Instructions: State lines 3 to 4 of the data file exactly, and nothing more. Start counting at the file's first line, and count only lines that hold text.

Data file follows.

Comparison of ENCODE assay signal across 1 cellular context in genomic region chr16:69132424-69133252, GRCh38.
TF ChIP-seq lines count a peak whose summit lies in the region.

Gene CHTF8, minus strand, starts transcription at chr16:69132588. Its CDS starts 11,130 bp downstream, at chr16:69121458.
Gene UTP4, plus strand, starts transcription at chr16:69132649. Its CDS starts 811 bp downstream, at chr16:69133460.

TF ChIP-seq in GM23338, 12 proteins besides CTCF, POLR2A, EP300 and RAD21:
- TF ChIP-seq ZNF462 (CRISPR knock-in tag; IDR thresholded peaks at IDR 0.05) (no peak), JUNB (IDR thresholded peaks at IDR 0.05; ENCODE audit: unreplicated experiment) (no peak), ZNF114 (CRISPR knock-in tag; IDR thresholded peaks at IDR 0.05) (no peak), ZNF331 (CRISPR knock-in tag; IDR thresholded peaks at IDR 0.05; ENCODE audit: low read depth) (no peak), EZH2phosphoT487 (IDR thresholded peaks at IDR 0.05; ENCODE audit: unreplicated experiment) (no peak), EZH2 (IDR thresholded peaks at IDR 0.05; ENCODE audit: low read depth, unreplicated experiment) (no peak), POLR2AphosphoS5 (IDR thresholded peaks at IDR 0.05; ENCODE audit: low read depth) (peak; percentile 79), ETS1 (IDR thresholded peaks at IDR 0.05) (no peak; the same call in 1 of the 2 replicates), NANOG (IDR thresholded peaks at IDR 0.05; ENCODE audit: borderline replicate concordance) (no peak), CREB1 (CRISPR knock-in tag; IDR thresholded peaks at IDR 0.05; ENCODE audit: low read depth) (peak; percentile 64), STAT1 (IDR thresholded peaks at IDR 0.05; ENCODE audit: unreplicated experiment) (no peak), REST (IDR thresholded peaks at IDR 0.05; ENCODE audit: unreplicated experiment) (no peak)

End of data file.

Gene CHTF8, minus strand, starts transcription at chr16:69132588. Its CDS starts 11,130 bp downstream, at chr16:69121458.
Gene UTP4, plus strand, starts transcription at chr16:69132649. Its CDS starts 811 bp downstream, at chr16:69133460.